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The Importance Of Listing All Personal Property

Listing All Property In Bankruptcy, Automatic Stay ViolationIf somebody broke into my home while I was gone and took all of my personal property, I would want to be compensated for my loss, and I should be, right?
Imagine that like many in Florida today, you live in a home that is underwater on it’s mortgage. You consult an attorney and because you fear a deficiency judgment or a 1099 for debt forgiveness income, either of which could result from a foreclosure. That attorney suggests that you file bankruptcy, which you do. You indicate in the bankruptcy petition that you want to surrender the home to the creditor. You are also required to provide a list of personal property to the court, but because you know you’re only allowed to keep a certain amount of property in a bankruptcy, you decide to omit some valuable items. You rent a side apartment, but don’t completely move out of the house. One day you return to the house to pick up some items and find it completely bare. You call your attorney and find out that the mortgage company violated the bankruptcy rules by entering your home and that you can sue them to recover the value of the lost property. You quickly create a list for your attorney of all the property that is missing and the attorney stops you. You did not list all of these items on your petition. This brings about at least two problems: first, you lied to the court under oath. This is perjury and your attorney may have to withdraw from representation because you used their services to perpetrate a fraud. Second, when you filed your petition you swore that you provided a complete list of your personal property and at the 341 hearing, you were sworn in and asked if the list was complete. If you now sue the creditor for taking your property, you’re going to have to explain to the court why you failed to disclose property on your schedules and show that the property did, in fact, exist in the first place.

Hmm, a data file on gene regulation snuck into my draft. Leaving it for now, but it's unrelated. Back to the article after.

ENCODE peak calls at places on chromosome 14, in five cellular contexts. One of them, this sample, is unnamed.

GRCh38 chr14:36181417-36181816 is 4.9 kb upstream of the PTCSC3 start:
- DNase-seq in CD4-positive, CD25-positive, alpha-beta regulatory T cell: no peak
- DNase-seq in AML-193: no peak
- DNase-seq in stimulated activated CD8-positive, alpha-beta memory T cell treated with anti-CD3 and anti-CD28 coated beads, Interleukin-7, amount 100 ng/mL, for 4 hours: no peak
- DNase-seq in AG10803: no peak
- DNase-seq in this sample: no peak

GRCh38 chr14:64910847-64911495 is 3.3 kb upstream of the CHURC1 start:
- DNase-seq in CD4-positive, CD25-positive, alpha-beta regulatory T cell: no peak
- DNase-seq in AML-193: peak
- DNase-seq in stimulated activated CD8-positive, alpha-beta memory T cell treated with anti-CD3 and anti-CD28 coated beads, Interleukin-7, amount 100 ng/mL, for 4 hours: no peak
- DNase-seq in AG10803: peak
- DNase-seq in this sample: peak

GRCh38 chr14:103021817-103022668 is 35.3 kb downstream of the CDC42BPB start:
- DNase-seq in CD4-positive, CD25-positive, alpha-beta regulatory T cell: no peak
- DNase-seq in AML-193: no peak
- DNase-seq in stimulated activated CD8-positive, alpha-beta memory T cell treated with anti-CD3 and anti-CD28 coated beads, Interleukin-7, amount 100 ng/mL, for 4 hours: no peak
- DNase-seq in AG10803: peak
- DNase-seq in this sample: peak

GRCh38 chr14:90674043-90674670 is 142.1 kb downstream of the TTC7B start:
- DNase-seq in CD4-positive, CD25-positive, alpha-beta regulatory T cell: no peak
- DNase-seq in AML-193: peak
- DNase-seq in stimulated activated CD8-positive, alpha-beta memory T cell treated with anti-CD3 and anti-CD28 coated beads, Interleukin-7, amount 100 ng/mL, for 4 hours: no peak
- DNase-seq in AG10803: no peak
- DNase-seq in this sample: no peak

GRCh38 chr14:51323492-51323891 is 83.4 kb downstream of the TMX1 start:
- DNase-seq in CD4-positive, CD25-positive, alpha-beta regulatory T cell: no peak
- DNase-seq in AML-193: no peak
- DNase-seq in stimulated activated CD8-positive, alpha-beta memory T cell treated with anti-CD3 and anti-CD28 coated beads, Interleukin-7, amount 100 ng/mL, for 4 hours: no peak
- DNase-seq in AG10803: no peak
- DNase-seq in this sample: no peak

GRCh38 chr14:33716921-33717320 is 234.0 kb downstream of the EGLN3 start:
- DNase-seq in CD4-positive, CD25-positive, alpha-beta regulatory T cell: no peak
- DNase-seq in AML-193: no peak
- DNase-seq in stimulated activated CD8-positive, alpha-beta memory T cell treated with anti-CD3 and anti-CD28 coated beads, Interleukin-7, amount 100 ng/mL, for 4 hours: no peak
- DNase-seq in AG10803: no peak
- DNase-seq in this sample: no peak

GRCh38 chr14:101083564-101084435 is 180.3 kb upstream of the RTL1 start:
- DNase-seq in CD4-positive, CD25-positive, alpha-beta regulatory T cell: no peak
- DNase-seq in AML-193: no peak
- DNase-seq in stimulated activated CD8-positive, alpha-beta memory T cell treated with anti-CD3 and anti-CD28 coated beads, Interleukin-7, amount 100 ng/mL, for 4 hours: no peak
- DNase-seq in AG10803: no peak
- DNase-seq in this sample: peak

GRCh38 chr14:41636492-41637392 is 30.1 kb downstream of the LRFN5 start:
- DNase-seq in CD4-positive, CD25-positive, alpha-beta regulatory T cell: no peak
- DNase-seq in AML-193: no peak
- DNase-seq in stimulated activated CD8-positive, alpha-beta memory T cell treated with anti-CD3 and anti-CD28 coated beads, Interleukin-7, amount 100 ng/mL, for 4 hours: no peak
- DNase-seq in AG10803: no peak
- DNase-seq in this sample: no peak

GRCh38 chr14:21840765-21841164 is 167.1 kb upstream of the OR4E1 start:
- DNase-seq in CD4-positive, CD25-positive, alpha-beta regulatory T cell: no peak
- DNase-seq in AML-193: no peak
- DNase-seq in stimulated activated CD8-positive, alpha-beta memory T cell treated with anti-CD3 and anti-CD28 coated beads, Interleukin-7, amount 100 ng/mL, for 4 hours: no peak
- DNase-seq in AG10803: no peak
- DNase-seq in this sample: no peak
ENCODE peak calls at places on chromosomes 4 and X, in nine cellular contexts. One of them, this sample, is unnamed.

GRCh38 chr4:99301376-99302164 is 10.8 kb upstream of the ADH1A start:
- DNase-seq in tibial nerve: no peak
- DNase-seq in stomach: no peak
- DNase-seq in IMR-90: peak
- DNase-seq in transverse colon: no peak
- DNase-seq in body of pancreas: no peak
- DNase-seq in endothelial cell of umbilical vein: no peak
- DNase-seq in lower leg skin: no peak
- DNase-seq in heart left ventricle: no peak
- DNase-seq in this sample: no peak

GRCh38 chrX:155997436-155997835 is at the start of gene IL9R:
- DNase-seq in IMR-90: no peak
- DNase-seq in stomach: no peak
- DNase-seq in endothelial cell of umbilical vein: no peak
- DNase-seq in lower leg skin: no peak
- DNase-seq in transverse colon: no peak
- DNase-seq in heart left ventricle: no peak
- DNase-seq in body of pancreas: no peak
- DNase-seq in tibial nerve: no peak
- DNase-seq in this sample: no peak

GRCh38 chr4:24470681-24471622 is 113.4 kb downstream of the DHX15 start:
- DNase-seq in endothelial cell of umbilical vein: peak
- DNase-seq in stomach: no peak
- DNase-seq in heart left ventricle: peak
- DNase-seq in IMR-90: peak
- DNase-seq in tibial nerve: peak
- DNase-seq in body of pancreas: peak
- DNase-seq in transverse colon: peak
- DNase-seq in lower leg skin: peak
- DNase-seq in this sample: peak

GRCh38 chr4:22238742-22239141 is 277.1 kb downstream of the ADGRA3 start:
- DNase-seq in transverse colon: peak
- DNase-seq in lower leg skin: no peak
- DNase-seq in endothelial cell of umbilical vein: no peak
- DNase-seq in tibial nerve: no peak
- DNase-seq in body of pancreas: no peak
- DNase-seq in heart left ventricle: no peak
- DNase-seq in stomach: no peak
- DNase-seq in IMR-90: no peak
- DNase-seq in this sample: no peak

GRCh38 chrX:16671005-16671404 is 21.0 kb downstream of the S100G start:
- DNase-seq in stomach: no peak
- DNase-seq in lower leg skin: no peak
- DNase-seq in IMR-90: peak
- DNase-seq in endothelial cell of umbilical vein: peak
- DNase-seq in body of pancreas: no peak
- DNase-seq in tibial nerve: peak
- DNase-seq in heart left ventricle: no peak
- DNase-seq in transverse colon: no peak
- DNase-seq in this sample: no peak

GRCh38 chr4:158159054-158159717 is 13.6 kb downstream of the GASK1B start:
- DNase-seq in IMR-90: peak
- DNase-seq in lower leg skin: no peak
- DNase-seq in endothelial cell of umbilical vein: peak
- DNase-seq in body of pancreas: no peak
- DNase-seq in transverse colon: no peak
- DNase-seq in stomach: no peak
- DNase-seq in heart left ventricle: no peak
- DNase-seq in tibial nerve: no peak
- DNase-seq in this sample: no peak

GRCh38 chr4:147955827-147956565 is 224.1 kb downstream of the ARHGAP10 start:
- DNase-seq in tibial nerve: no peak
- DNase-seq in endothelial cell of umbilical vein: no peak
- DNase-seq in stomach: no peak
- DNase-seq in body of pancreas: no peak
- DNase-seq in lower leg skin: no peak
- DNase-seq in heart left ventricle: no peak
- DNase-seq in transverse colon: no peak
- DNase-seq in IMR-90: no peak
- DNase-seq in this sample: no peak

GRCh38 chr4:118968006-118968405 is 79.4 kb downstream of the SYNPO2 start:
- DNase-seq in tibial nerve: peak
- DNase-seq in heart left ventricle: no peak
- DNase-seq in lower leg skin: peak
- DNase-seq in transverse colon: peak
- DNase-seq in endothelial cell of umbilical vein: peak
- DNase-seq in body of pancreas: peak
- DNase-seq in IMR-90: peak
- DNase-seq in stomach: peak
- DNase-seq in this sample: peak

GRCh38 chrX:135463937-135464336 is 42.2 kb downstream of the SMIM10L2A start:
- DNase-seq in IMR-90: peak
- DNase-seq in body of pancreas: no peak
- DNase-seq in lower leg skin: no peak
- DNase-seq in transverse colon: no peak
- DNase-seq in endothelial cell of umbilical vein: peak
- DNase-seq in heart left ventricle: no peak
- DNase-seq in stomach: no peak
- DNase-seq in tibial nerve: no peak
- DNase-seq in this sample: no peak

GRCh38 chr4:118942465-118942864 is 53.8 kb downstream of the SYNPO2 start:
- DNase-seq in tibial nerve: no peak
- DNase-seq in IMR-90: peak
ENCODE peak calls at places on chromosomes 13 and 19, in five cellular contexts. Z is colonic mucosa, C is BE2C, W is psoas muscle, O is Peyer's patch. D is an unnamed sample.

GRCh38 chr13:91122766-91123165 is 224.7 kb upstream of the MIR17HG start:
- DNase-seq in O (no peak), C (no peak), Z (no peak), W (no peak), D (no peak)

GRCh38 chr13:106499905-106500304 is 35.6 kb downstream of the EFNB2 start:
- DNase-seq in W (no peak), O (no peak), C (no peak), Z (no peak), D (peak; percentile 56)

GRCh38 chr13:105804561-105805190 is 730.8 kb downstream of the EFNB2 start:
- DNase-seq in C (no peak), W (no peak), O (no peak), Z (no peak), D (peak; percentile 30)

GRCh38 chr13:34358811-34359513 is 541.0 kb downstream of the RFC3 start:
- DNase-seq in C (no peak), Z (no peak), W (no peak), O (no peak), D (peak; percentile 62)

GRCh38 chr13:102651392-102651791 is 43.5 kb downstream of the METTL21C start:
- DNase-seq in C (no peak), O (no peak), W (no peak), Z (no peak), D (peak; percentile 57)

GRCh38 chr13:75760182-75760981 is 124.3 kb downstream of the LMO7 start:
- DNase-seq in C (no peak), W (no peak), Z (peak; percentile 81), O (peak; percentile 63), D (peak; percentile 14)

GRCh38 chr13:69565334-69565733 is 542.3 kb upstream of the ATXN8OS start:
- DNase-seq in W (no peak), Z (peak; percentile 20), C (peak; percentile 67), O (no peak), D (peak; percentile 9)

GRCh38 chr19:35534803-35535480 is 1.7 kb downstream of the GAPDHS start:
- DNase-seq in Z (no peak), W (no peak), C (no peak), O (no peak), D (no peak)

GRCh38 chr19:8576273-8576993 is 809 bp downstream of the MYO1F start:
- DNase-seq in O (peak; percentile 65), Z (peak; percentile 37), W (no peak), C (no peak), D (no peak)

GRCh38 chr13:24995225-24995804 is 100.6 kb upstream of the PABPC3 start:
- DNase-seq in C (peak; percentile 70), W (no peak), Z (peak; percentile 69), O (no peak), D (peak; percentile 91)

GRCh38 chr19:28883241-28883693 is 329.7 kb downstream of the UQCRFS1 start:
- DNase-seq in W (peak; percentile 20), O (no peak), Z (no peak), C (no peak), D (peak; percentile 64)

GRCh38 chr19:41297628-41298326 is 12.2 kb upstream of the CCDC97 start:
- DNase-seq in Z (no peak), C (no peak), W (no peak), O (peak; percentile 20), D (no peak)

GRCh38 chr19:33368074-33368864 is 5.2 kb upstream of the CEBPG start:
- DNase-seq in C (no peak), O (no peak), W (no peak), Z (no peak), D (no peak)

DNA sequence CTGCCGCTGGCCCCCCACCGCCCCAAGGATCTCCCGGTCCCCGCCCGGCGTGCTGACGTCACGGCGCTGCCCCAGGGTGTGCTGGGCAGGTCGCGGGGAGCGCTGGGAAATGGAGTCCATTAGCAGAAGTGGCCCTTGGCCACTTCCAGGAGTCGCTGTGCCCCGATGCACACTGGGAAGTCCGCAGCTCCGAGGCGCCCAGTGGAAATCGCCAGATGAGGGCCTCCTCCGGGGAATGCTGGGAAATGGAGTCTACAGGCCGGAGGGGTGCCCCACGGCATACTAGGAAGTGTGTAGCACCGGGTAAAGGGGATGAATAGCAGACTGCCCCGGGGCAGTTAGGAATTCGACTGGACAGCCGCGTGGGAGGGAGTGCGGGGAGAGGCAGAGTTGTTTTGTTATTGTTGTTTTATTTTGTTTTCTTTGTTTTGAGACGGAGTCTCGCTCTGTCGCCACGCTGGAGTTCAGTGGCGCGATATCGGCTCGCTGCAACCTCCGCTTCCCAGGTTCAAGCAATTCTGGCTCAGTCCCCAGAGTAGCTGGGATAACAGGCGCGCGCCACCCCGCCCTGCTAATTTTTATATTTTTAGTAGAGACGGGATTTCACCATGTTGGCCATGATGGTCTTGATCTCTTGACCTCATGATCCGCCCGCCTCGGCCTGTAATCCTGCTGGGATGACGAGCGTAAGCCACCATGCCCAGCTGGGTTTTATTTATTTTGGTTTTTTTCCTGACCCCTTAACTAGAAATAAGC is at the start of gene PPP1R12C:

Listing all of your assets is a requirement of the Title 11 bankruptcy code. This is in the code because you’re only allowed to keep a limited amount of non-exempt property in a bankruptcy. Situations like the one above turn the law on it’s head, but really do stress the importance of honestly and accuracy on bankruptcy schedules. If you’re considering a bankruptcy, it is important to get legal advice. Contact a Jacksonville Bankruptcy Attorney or call us at (904) 685-1200 for a free consultation.

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